Monthly Archives: March 2012
“While it is true that we live and minister within a cultural setting, there will inevitably be certain aspects of the culture that we cannot embrace or celebrate. We are called to be in the world, but not of the world.
Though we make every effort to present the gospel message with excellence and effectiveness to the world around us, we should be careful to do so in a way that both stays true to the biblical gospel and stays within the biblical boundaries of moral propriety. Catch-words like “relevance” and “contextualization” are not a valid justification for condoning coarse speech or morally-questionable behavior in order to identify with certain youth subcultures.
The power of the gospel is not in us, our cleverness, or our ability to camoflage with the culture. Thus, we don’t need to cuss to reach sailors, or drink to reach alcoholics; and we certainly don’t need to engage in sinful enterprises in order to reach sinners. To use fleshly methods to reach the lost is self-defeating, bringing a reproach on the pure name of the Savior we proclaim.
Nonetheless, these methods are often excused under the guise of cultural contextualization and accommodation—which in the current conversation has gotten down to the sub-culture level. We are told that we must focus on the niche market, becoming like the sub-culture in order to reach the sub-culture. If we are going to reach football fans, we ought to learn about football; and if we are going to win drunkards to Christ, we need to plant churches in local bars.
At every turn, we are advised that we need to accommodate the society around us—as if the key to reaching the culture is to become exactly like the culture (or sub-culture). Though speaking to a different issue, the words of Francis Schaeffer still ring true:
Evangelicalism has developed the automatic mentality of accommodation at each successive point. Evangelicalism has done many things for which we should be thankful. But the mentality of accommodation is indeed a disaster.
The primary passage used to justify this approach of cultural-accommodation is 1 Corinthians 9:19–23, where the the Apostle Paul explains that he was willing to make whatever sacrifices were needed to reach different types of people with the gospel. Thus he writes,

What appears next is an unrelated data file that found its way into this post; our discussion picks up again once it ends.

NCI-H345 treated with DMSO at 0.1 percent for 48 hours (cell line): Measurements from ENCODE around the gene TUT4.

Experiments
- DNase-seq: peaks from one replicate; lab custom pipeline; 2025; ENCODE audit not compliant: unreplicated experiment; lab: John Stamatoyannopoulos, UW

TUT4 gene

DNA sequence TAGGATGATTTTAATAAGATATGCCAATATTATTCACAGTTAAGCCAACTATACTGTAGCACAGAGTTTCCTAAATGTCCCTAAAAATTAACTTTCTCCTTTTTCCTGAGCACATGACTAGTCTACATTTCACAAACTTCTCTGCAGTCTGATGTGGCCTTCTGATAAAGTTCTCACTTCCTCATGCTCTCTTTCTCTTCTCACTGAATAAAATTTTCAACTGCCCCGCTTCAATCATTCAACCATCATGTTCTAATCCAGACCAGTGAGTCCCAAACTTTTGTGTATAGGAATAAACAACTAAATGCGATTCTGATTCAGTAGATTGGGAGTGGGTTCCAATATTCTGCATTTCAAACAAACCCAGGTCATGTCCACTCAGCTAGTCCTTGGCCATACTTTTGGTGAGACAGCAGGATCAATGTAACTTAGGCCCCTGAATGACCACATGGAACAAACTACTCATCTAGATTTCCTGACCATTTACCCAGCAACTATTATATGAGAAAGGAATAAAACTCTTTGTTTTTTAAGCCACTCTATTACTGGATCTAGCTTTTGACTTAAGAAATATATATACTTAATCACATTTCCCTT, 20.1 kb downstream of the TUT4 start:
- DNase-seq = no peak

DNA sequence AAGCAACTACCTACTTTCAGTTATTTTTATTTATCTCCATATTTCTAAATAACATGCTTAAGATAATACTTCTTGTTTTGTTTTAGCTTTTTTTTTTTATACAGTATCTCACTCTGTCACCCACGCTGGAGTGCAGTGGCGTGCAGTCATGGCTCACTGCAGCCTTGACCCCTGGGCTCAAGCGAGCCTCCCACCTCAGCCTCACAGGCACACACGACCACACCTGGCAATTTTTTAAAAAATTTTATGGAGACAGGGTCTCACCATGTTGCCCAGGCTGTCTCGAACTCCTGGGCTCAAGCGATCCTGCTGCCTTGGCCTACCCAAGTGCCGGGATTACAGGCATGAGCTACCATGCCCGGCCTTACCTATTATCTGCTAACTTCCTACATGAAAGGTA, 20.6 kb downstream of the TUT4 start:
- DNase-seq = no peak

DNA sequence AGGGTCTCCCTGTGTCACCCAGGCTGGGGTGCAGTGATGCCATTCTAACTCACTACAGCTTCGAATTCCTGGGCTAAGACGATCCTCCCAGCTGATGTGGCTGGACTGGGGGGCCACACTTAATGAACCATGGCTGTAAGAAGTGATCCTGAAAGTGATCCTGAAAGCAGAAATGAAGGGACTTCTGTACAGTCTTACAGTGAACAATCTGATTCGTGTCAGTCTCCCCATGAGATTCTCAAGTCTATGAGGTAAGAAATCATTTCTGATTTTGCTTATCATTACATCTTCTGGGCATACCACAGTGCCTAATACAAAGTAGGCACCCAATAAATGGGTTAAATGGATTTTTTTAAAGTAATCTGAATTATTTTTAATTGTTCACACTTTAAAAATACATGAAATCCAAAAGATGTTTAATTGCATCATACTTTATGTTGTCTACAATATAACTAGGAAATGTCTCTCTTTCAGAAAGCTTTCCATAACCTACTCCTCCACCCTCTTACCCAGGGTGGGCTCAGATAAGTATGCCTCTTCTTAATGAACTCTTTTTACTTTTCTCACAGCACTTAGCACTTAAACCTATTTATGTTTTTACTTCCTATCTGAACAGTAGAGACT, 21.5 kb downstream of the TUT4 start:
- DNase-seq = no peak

For though I am free from all men, I have made myself a slave to all, so that I may win more. To the Jews I became a Jew, so that I might win Jews; to those who are under the Law, as under the Law though not being myself under the Law, so that I might win those who are under the Law; to those who are without law, as without law, though not being without the law of God but under the law of Christ, so that I might win those who are without law. To the weak I became weak, that I might win the weak; I have become all things to all men, so that I may by all means save some. I do all things for the sake of the gospel, so that I may become a fellow partaker of it.
These verses are sometimes used to justify the idea that, in order to reach the world, we need to use worldly tactics. But that is actually the very opposite of Paul’s point. The apostle is not teaching that the end justifies the means, as though fleshly methods (or the flaunting of Christian liberties) should ever be used to create common ground with unbelievers.
Rather, in the broader context, his point is that he restricted the use of his Christian liberties, if such was necessary, in order to reach those whose consciences were more strict (and therefore weaker) than his own.
As one commentator observes, Paul “refused to allow his own freedoms to prevent others from following the ways of Christ” (Richard L. Pratt, 151). In so doing, “he avoids becoming antinomian and is careful not to transgress God’s timeless moral principles” (Craig Blomberg, 184).